Double Date at EIFF: ‘riotously funny and permeated by sinister menace’

Often, horror-comedies can be a little bit meh – that is, neither particularly funny nor particularly scary. Edgar Wright’s Shaun of the Dead and Joss Whedon’s Cabin in the Woods both aim squarely for comedy and are direct hits, but the horror content is mostly apparent by its absence. In Double Date, Benjamin Barfoot and Danny Morgan aim to correct this with a movie that’s both riotously funny and permeated by a thick vain of sinister menace. I am pleased to report that they have succeeded. Double Date is a blast: a rollicking, side-splitting, bloody-as-hell rollercoaster ride into occult madness. And it even has an ass-kicking score to boot.

Morgan himself stars as Jim – a socially inept 29 year old who is yet to lose his virginity (not for lack of trying – he’s even on a dating site specifically for virgins). On the eve of his 30th birthday, with the help of best friend Alex, he resolves to solve this issue once and for all after running into a couple of stunning women (played by Kelly Wenham and Georgia Groome) who seem willing to take up the challenge. Unfortunately for them, Lulu and Emily are anything but game… To say anything else would spoil the surprises in store, but it’s fair to say that there are a few of those.

Fans of gore will also be exceptionally pleased with this one – which has enough practical nastiness in an hour and a half for at least three films. From a brutally extended fight sequence (that’s also really damn funny) to a final battle that’s in equal parts startlingly original and primally satisfying, there’s a lot of messy fun to be had. Don’t worry if you’re not into that kinda stuff; Barfoot and Morgan are never sadistic with their impulses – just pulpy.

Barfoot really seems to be going for a 70s/80s vibe: the lighting is distinctly anaglyph (cinema slushy blue/red, with a touch of toxic green for good measure); and there’s a lot of off-kilter Argento angles going on – comparisons to Suspiria are inevitable. The soundtrack is equally impressive: the team have managed to get psychedelic Swedes Goat on board to craft what turns out to be an incredibly catchy and intriguing theme tune – first heard in the grindhouse-channeling title sequence (complete with projector shake) – and later played in a nightclub by the band themselves. Big Narstie also comes along at some point to perform, and be the butt of a joke (“He’s a bit nasty, isn’t he?”). These unreal, tribal melodies really help to accentuate the macabre weirdness on show here – and conjures feelings of the unknown that permeate most of the second half.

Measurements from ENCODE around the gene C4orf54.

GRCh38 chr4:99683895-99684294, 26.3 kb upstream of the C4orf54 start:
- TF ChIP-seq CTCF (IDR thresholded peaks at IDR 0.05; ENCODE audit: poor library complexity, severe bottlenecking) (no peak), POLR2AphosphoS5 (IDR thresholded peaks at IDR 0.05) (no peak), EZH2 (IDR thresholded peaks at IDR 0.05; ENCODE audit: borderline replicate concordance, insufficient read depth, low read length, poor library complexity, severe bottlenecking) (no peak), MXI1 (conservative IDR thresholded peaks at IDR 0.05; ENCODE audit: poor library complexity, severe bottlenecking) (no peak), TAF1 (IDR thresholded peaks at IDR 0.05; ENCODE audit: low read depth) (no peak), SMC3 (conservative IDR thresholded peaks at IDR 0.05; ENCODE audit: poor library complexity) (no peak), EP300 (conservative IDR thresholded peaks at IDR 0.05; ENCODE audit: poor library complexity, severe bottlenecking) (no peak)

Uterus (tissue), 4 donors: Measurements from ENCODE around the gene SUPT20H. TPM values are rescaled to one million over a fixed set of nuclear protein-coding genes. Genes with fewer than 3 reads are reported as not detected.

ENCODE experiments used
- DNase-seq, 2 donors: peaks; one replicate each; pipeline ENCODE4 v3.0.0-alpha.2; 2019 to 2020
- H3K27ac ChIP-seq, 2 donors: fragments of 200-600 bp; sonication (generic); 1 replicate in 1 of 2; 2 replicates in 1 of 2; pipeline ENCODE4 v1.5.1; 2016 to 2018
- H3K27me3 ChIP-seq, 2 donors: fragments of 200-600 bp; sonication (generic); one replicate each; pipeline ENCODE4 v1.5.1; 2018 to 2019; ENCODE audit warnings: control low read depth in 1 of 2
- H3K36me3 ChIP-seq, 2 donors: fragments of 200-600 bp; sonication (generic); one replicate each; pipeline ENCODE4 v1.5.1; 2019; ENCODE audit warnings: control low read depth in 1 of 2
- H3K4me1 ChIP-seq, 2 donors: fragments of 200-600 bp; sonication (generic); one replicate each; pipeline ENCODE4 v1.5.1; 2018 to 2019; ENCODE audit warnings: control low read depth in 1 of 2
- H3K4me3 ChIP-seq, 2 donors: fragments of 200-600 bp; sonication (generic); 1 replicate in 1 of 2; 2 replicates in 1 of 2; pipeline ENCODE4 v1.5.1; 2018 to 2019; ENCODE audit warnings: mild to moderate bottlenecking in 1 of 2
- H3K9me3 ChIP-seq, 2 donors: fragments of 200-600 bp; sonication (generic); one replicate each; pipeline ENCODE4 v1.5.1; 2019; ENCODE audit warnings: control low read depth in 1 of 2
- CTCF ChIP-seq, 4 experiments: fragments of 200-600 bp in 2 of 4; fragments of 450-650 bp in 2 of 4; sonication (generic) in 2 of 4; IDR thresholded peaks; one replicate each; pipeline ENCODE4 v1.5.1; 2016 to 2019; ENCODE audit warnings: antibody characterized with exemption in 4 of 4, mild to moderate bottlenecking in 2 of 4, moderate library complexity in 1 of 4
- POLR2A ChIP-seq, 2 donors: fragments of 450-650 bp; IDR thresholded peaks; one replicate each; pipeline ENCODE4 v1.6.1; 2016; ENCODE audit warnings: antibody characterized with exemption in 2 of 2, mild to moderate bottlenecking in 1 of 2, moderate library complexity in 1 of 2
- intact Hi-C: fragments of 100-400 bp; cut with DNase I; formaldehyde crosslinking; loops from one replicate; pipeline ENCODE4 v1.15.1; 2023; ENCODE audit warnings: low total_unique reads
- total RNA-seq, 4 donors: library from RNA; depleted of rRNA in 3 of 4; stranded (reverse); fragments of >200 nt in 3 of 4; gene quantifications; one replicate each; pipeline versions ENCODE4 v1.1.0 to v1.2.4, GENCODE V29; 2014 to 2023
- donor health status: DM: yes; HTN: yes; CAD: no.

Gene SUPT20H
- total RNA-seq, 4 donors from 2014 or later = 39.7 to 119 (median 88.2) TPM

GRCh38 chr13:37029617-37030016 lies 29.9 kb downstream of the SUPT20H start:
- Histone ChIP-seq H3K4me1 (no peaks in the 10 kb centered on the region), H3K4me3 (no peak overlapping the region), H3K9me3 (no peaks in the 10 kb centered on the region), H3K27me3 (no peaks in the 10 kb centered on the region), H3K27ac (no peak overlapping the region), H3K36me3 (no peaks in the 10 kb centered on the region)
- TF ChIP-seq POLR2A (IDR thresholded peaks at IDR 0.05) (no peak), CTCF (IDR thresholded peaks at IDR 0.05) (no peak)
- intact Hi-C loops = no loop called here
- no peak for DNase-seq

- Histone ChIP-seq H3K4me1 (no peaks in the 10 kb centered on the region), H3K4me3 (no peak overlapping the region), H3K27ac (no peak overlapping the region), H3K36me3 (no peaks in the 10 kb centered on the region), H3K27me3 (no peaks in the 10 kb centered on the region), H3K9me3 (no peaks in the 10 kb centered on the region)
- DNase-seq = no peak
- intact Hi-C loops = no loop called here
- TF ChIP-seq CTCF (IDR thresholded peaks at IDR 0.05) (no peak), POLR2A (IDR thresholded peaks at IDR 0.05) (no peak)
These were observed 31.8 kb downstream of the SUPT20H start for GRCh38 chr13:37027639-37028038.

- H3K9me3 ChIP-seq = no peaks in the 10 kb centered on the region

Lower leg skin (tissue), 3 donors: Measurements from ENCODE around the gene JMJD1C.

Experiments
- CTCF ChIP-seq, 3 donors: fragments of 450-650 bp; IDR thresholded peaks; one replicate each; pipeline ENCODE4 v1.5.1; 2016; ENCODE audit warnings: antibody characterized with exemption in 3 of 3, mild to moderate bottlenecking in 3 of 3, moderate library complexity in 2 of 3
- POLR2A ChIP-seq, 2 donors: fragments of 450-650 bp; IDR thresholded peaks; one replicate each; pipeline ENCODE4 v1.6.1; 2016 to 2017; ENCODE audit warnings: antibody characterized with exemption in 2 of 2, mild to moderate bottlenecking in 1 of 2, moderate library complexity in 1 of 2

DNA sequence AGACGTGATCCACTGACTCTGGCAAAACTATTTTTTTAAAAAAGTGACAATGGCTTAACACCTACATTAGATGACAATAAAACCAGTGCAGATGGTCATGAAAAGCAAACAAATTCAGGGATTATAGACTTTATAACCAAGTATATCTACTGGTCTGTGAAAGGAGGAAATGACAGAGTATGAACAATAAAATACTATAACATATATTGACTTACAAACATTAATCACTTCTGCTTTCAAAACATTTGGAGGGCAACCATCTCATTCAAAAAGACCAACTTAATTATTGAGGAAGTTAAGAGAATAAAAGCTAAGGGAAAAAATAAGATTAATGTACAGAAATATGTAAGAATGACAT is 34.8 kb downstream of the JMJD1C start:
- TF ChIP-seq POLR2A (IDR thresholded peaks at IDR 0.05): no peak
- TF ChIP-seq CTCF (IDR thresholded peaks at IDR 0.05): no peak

From an acting standpoint, Danny Morgan and Michael Socha have instant chemistry on set – it seems naturalistic that Jim and Alex are old friends who’ve known each other for years. The way in which the film revolves around a single night in linear fashion really benefits from this believability: it feels as if we, as the viewers, are going on a night out with these characters and are experiencing everything they are in tandem. This comes to a hilarious front in a drug-addled scene with a very Christian family.

The comedy is truly fantastic – a tired and drunk audience at a late night screening absolutely lapped it up: at one point I ended up laughing so hard that I headbutted the seat in front of me from the convulsions; and at another the theatre spontaneously burst into applause at the comic talent. On the horror front, Double Date plays its cards close to its chest – maintaining a sinister and ambiguous tone until it’s final scenes. It’s not exactly ‘scary’ (although there are a fair few jump-scares to be found), but it lacks the lightness of, say, Shaun of the Dead.

In its entirety, Double Date is nothing but a resounding success. It takes the horror-comedy concept to an authentic feeling giallo picture, then lumps in a whole host of hilarious jokes and a first-class soundtrack. It’s masterfully structured, masterfully filmed, endlessly entertaining; and I can’t fault it whatsoever. It may be the first feature film for both Danny Morgan and Benjamin Barfoot, but it’s an effective calling card that’s sure to open up many doors in the future.

Without a doubt, the funniest horror film I have ever seen.



Featured image: ScreenDaily.

James is an undergraduate law student at UCL, and London Student's Chief Arts Editor/Film Editor. He wants you to know that Christopher Nolan is overrated.

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